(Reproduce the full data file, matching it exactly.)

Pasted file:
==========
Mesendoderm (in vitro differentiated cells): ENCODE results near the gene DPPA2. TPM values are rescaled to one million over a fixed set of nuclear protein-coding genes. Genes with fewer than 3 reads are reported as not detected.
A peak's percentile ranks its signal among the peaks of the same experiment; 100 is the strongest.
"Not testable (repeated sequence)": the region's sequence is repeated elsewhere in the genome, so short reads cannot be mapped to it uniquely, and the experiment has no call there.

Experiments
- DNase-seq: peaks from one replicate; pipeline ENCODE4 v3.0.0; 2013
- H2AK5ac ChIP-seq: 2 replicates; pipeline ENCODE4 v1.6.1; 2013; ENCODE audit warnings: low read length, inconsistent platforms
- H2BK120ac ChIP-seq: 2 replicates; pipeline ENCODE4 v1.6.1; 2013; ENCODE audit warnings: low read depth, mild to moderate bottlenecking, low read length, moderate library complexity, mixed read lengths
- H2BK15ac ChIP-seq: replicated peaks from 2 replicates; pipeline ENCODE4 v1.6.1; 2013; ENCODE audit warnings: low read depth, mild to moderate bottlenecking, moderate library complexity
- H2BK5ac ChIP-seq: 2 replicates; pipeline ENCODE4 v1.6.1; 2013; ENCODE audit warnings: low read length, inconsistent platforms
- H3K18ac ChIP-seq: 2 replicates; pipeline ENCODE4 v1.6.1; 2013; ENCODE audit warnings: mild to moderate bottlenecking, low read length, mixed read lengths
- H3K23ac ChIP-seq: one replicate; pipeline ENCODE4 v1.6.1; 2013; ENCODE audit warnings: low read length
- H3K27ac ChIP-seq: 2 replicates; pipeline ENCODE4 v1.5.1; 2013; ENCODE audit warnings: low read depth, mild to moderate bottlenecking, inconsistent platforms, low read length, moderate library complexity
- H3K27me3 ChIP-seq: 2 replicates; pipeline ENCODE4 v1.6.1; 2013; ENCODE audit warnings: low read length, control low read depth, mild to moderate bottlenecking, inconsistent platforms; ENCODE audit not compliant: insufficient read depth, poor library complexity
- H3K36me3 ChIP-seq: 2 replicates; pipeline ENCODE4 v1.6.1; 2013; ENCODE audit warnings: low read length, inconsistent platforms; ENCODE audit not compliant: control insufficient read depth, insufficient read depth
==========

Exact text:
Mesendoderm (in vitro differentiated cells): ENCODE results near the gene DPPA2. TPM values are rescaled to one million over a fixed set of nuclear protein-coding genes. Genes with fewer than 3 reads are reported as not detected.
A peak's percentile ranks its signal among the peaks of the same experiment; 100 is the strongest.
"Not testable (repeated sequence)": the region's sequence is repeated elsewhere in the genome, so short reads cannot be mapped to it uniquely, and the experiment has no call there.

Experiments
- DNase-seq: peaks from one replicate; pipeline ENCODE4 v3.0.0; 2013
- H2AK5ac ChIP-seq: 2 replicates; pipeline ENCODE4 v1.6.1; 2013; ENCODE audit warnings: low read length, inconsistent platforms
- H2BK120ac ChIP-seq: 2 replicates; pipeline ENCODE4 v1.6.1; 2013; ENCODE audit warnings: low read depth, mild to moderate bottlenecking, low read length, moderate library complexity, mixed read lengths
- H2BK15ac ChIP-seq: replicated peaks from 2 replicates; pipeline ENCODE4 v1.6.1; 2013; ENCODE audit warnings: low read depth, mild to moderate bottlenecking, moderate library complexity
- H2BK5ac ChIP-seq: 2 replicates; pipeline ENCODE4 v1.6.1; 2013; ENCODE audit warnings: low read length, inconsistent platforms
- H3K18ac ChIP-seq: 2 replicates; pipeline ENCODE4 v1.6.1; 2013; ENCODE audit warnings: mild to moderate bottlenecking, low read length, mixed read lengths
- H3K23ac ChIP-seq: one replicate; pipeline ENCODE4 v1.6.1; 2013; ENCODE audit warnings: low read length
- H3K27ac ChIP-seq: 2 replicates; pipeline ENCODE4 v1.5.1; 2013; ENCODE audit warnings: low read depth, mild to moderate bottlenecking, inconsistent platforms, low read length, moderate library complexity
- H3K27me3 ChIP-seq: 2 replicates; pipeline ENCODE4 v1.6.1; 2013; ENCODE audit warnings: low read length, control low read depth, mild to moderate bottlenecking, inconsistent platforms; ENCODE audit not compliant: insufficient read depth, poor library complexity
- H3K36me3 ChIP-seq: 2 replicates; pipeline ENCODE4 v1.6.1; 2013; ENCODE audit warnings: low read length, inconsistent platforms; ENCODE audit not compliant: control insufficient read depth, insufficient read depth